With the higher tax rates passed by Congress for 2013, it’s likely that many top earners will owe a lot more in taxes. Pre-year-end tax projections are a must if you want to minimize the impact of these major changes – and time is running out. Here are some of our favorite last minute tips to help clients realize significant savings:
One way to defer your income is to make deductible contributions to a retirement plan. While the plan must be set up before the end of the year, you have until the extended due date of the tax return to make your contributions (Sept 15 for businesses and Oct 15 for individuals).
If you invest in an oil and/or gas drilling partnership, you should be able to deduct 80-95% of your investment. For example, if you invest $100,000 before the end of the year you could be able to deduct up to $95,000 from your 2013 income.
The expectation is that in subsequent years there will be an income stream from oil (or gas) production that is partially sheltered by “statutory percentage depletion” (15% of gross revenue). It is a way to shift taxable income into future years. The after tax ROR will depend on the price of oil and the level and life of production from the reserves. The higher the marginal tax rate the better the after tax ROR.
Another good way to lower your taxable income is by making a charitable contribution of cash or property before year end. A cash contribution should be paid by check or credit card – and make sure you get the appropriate receipts!
You can also make charitable contributions in the form of property. Now is the time to go through your storage unit, garage, house, office, etc. to see if there are any items you want to give away to charity. You can deduct the fair market value of “similar” items up to $5,000 in value without requiring an appraisal. For example, you could give away $3,000 of clothing, $2,000 of skiing equipment, and $4,000 of office furniture without needing to have the items appraised.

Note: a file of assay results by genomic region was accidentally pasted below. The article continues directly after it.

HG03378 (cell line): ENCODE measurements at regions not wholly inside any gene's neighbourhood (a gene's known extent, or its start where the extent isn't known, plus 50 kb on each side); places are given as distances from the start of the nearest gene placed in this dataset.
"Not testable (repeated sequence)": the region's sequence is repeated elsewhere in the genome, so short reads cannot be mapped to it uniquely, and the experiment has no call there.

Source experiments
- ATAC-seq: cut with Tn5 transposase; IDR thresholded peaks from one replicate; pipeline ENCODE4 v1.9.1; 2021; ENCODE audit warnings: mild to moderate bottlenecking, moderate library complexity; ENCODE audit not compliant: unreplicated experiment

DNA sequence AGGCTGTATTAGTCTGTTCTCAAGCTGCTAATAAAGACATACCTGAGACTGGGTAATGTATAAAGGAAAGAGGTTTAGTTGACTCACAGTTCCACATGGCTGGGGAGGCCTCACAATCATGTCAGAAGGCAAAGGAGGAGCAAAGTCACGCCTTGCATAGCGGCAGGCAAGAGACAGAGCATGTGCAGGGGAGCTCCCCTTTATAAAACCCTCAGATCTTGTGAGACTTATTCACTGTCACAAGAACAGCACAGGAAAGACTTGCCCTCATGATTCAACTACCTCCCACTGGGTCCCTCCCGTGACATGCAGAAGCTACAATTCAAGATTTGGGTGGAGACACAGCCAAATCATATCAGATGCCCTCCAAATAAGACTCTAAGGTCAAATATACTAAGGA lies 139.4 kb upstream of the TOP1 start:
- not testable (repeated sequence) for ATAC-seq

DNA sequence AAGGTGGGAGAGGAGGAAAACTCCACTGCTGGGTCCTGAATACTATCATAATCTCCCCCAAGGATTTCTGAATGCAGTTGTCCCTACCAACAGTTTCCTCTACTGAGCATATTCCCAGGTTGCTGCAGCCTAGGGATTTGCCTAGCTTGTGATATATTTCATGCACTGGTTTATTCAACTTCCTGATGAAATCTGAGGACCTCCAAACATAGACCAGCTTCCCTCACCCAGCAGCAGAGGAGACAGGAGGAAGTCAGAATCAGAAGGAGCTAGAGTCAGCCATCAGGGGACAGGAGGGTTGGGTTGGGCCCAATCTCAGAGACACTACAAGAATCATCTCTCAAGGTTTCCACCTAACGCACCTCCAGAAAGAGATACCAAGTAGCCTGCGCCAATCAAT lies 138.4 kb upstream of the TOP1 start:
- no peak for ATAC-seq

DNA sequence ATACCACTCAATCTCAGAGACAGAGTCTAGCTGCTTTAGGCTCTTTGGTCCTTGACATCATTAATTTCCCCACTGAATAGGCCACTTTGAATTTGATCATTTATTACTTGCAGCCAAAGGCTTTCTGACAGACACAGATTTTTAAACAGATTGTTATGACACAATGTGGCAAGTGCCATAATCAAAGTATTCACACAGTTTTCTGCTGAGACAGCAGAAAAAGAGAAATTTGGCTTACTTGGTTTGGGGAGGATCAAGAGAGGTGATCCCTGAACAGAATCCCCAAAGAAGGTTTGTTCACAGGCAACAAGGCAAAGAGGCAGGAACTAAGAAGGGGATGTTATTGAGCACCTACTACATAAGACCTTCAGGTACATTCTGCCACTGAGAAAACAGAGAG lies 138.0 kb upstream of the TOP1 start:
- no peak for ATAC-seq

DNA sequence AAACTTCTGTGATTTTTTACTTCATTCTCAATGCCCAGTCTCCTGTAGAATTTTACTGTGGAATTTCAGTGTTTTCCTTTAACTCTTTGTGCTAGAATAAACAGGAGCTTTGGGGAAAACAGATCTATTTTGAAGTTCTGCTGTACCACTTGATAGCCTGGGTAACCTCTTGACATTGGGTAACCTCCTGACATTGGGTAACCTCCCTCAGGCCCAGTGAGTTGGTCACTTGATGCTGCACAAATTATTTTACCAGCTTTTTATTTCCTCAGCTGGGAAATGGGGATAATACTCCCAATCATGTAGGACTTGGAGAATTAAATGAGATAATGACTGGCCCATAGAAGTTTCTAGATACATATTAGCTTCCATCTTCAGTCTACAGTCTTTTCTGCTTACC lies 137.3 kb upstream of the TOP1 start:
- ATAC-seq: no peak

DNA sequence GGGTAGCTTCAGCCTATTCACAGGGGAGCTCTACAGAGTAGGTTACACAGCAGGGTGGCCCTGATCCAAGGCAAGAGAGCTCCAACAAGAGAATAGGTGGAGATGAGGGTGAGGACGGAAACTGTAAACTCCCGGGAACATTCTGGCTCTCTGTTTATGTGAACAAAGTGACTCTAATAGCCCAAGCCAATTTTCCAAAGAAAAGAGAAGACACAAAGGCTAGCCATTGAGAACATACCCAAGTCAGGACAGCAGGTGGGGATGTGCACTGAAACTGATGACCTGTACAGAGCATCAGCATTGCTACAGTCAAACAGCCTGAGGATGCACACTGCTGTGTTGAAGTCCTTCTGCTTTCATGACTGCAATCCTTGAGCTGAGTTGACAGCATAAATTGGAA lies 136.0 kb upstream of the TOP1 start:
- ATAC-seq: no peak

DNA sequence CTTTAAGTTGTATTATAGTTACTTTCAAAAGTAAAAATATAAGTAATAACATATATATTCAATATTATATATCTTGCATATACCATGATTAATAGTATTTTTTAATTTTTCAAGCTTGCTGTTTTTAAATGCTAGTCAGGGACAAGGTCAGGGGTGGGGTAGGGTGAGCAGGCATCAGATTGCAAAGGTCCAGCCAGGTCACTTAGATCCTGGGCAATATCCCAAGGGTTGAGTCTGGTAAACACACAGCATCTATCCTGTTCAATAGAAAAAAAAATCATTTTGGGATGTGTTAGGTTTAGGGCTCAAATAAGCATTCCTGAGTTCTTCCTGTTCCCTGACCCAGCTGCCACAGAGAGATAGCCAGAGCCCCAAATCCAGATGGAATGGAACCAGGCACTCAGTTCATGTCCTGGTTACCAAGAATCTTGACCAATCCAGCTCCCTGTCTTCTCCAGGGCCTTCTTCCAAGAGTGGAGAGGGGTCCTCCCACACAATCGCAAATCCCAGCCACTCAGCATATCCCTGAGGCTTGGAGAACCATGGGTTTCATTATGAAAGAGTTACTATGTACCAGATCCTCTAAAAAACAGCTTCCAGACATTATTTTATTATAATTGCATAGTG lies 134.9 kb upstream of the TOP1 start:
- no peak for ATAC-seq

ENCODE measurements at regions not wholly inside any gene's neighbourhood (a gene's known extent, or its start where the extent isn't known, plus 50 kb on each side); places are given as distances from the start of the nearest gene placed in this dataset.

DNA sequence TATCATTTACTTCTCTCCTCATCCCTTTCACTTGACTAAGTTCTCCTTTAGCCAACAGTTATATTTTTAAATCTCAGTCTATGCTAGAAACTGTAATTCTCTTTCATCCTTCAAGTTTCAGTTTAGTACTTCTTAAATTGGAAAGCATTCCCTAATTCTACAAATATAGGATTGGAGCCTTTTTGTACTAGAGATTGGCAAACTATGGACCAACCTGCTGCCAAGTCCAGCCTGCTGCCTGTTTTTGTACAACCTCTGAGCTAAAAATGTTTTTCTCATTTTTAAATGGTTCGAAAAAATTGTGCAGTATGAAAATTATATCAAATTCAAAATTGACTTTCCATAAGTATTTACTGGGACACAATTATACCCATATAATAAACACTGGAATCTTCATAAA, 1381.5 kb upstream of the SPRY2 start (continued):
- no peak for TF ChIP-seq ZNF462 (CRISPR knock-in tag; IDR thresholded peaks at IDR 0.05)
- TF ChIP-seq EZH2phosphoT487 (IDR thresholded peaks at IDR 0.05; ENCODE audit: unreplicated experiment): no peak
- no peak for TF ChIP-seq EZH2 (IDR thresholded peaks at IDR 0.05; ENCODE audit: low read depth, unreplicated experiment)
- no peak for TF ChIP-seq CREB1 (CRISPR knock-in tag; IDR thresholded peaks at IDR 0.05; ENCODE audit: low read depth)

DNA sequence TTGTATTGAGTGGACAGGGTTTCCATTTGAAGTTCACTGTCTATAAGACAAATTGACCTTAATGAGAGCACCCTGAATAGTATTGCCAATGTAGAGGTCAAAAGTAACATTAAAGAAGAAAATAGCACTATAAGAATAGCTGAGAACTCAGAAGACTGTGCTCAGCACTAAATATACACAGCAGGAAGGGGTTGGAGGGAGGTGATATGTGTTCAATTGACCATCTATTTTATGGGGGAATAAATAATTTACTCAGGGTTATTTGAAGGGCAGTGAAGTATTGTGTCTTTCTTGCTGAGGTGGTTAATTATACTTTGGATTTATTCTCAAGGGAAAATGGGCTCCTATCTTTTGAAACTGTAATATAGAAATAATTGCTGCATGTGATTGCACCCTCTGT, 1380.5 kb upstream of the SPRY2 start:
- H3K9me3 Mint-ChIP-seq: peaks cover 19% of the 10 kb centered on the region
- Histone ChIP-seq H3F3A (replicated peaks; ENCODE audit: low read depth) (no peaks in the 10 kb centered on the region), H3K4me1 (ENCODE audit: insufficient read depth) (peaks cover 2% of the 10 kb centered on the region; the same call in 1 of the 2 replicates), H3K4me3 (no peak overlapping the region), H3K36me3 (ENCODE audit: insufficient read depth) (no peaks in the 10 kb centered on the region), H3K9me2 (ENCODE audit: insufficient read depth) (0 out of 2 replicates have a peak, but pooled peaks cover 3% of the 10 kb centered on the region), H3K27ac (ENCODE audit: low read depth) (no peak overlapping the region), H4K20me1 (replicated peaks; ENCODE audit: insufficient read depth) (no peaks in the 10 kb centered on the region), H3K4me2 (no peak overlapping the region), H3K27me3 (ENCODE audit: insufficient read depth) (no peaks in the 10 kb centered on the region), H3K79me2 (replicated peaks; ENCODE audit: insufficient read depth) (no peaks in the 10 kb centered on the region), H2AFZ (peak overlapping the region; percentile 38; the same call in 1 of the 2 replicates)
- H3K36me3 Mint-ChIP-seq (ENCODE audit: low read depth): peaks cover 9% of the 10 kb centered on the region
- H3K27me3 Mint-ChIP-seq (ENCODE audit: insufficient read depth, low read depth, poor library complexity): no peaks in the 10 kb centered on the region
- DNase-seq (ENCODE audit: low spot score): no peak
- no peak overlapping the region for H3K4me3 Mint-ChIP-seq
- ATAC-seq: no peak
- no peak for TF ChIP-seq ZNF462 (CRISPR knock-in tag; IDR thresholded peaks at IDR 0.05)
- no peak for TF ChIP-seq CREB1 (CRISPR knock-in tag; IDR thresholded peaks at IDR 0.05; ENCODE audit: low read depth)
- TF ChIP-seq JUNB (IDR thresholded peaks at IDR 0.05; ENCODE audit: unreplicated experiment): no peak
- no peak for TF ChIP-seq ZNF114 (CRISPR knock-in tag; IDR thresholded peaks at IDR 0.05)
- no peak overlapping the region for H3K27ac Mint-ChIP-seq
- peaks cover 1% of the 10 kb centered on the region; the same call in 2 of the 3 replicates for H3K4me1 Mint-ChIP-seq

If you are giving away a lot of high value items, you should be able to substantiate your claim – make a list of what you’re giving away, take photos, and have a receipt from the charity you’re contributing to. Many people limit their deductions to $500 because a separate form (IRS 8283) is required for any donation of a larger amount. However, this form can be easily filed by a tax professional.
Finally, consider a donation of long-term appreciated securities. If you hold stocks, bonds, or mutual funds that have increased in value, and that were purchased over a year ago, you can donate them to charity without paying taxes on the gain. This is more effective than selling the securities and then donating cash because you would have to pay taxes on the sale prior to making your charitable contribution.
If you want to make a charitable contribution now, receive an immediate deduction, and then parcel out the gifts over time, you should consider utilizing a donor-advised fund (DAF). For example, using a DAF you could donate $100,000 today, receive a $100,000 deduction for the current year, and then instruct the fund to give $20,000 to one organization next March, $30,000 to another in July, and $50,000 to a third in October.
If you’re facing a potential estate tax liability, don’t forget the annual $14,000 Estate and Gift Tax exclusion. The $14,000 is per donor and per recipient. For example, a married couple with two children could make a non-taxable, non-reportable gift of $28,000 to each child, for a total of $56,000.